"A big international presence,” freedom to shape your career, and pure lockstep compensation all drew juniors to Cleary.
CLEARY is one of America's legal titans. It made an early break to conquer the world stage: Cleary was a trendsetter in defining the global firm model. Associates had a variety of reasons for joining this firm (the culture, the practice areas...), but for many it was “first of all the international aspect of the work." One interviewee commented: “I noticed Cleary had a lot more interaction between the US and international offices than other firms.”
New York is by far the firm's largest office, but it only has one other US office, in DC. Its 14 other bases are spread across South America, Asia, the Middle East and particularly Europe (eight of the firm's offices are here). Across these locations Cleary wins a huge slew of rankings in Chambers Global in areas such as banking & finance, corporate, capital markets, and dispute resolution. In the US the firm is well known for its antitrust, capital markets and financial regulation practices which all snag top marks from Chambers USA. (These are all areas, you'll note, with a particular international flavor). The firm is also top-ranked for real estate, tax, employee benefits, and white-collar crime and is recognized as part of the 'elite' in New York for both corporate M&A and commercial litigation.
Cleary undoubtedly sets high standards, but every year its associates tell us that doesn't mean they experience that trope of Wall Street ruthlessness. The firm is notably collaborative, placing a premium of teamwork and lockstep remuneration.
Cleary takes a pretty unstructured approach to how rookies join the practice: juniors aren't slotted into specific groups. Instead they are asked to indicate if they want to do work that leans toward corporate or litigation, after which assignment staffers match juniors with their interests. Taking on litigation and corporate matters at the same time isn't encouraged as “the skill sets and work schedules are different,” but associates do normally take on a broad range of work within either the corporate or litigation 'bucket.' It's also possible to switch completely from one bucket to the other. There are 13 practice areas operating in the New York office, includinglitigation/arbitration, M&A, capital markets, private funds, and real estate. Juniors in DC have four practice groups to choose from, including antitrust and litigation/arbitration.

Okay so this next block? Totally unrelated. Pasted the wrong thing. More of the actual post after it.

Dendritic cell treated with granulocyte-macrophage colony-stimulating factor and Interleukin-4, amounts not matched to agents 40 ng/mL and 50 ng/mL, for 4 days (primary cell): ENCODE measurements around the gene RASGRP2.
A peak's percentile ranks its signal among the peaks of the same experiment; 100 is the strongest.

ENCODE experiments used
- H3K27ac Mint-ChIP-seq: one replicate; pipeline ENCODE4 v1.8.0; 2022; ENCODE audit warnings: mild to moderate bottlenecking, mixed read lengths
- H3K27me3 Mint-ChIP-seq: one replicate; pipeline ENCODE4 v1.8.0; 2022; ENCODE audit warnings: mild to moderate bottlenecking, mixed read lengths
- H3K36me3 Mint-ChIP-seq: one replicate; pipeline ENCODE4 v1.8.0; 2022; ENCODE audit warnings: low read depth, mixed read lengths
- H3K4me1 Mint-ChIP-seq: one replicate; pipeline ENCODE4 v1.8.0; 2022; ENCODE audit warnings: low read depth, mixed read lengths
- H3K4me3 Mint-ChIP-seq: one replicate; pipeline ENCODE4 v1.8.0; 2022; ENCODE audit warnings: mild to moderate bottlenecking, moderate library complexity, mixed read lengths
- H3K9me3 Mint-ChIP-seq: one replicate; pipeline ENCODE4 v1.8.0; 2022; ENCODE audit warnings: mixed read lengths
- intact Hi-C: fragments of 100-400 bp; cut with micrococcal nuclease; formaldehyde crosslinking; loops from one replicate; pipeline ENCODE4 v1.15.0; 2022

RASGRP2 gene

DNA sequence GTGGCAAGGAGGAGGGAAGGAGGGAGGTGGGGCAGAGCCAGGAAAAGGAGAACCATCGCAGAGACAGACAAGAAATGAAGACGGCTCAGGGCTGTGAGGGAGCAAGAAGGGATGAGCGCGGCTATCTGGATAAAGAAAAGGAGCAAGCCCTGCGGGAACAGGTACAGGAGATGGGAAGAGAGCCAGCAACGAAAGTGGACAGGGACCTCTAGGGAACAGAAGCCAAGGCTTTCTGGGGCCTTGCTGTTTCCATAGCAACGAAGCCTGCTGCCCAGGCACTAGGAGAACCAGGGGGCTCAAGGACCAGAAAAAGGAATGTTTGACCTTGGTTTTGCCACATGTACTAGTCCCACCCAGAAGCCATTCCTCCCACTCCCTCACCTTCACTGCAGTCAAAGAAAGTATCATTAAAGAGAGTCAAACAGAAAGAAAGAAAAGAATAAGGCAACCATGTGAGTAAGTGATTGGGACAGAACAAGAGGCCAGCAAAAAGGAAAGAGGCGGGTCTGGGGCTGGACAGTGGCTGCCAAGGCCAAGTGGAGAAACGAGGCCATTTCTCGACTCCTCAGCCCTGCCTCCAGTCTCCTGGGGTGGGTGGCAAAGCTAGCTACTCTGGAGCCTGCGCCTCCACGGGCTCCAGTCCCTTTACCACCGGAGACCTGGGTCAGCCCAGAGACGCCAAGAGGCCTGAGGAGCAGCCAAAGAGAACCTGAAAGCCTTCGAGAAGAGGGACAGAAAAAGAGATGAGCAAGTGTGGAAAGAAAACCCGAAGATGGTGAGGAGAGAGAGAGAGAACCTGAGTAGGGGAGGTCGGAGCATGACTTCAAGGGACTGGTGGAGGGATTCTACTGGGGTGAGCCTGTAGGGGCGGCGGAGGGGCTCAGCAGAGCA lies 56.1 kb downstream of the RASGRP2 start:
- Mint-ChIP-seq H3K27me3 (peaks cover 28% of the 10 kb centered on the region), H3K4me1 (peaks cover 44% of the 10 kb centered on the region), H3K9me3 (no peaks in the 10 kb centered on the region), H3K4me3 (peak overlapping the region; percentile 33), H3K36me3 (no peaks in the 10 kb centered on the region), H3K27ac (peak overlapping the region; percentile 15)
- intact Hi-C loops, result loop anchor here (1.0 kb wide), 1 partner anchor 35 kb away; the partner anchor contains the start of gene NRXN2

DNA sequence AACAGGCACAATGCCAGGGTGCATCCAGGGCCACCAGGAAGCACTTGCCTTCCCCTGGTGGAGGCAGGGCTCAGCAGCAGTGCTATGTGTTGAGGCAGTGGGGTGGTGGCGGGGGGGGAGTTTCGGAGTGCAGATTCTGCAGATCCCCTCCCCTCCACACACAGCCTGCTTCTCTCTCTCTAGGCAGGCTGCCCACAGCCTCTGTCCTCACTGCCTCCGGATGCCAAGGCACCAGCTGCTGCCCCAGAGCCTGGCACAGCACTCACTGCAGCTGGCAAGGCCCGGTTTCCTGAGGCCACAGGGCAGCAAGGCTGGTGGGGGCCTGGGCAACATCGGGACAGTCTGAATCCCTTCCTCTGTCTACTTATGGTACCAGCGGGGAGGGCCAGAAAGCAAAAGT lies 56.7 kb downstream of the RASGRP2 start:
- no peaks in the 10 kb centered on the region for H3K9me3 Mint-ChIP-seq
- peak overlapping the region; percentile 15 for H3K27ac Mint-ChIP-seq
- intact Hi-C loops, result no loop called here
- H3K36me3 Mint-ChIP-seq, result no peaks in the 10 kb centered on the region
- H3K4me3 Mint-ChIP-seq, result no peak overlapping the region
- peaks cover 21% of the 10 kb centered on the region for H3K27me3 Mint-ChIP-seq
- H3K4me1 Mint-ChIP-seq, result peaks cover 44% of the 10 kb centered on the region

All our interviewees appreciated the flexibility of the system and efforts by assignment staffers to ensure they weren't overburdened. Some however noted the system can be frustrating for those “who have very strong ideas about what kind of work they want to do, as it takes a little while for things to pop up and synch with your schedule.” The ebbs and flows of certain deals and matters can of course impact at what point juniors get to sample the work they'd really like to try.
“We frequently work with our European colleagues..."
In New York corporate associates can take on M&A work, alongside capital markets and finance matters. M&A lawyers work for private companies but also on public M&A for major corporations, while the capital market group's clients are drawn from underwriters (banks), issuers (companies) and private equity sponsors. One source noted that many clients turn to Cleary because “we are kind of a guide to the US for a lot of international clients who want to invest in the States,” whether that's a consortium of international lenders or say a sovereign wealth fund. Corporate juniors spend most days sifting through documents in due diligence, emailing clients, sitting in on conference calls and drafting ancillary documents. There's also plenty of post-deal work to be getting on with, with one capital markets source reporting: "I was compiling post-closing side letters into booklets, sending them to the investors, and then getting their feedback as there would be all kinds of issues.” Sources noted that capital markets matters provide “a lot of opportunity to do substantive legal work relative to work in M&A. There is due diligence in capital markets, but it takes up a much smaller proportion of your work. Even as a first-year or a second-year, capital markets offers a lot of opportunities to draft disclosure documents, sit in on calls with the other side, and draft and prepare legal opinions.”
Corporate clients: FIFA, American Express, General Mills, Goldman Sachs, and Citigroup. Advised Credit Suisse on underwriting a public offering of 18 million shares in International Game Technology, and advised Argentina's Cablevisión Holding on its $11.5 billion merger with Telecom Argentina.
“I was reviewing hundreds of thousands of documents.”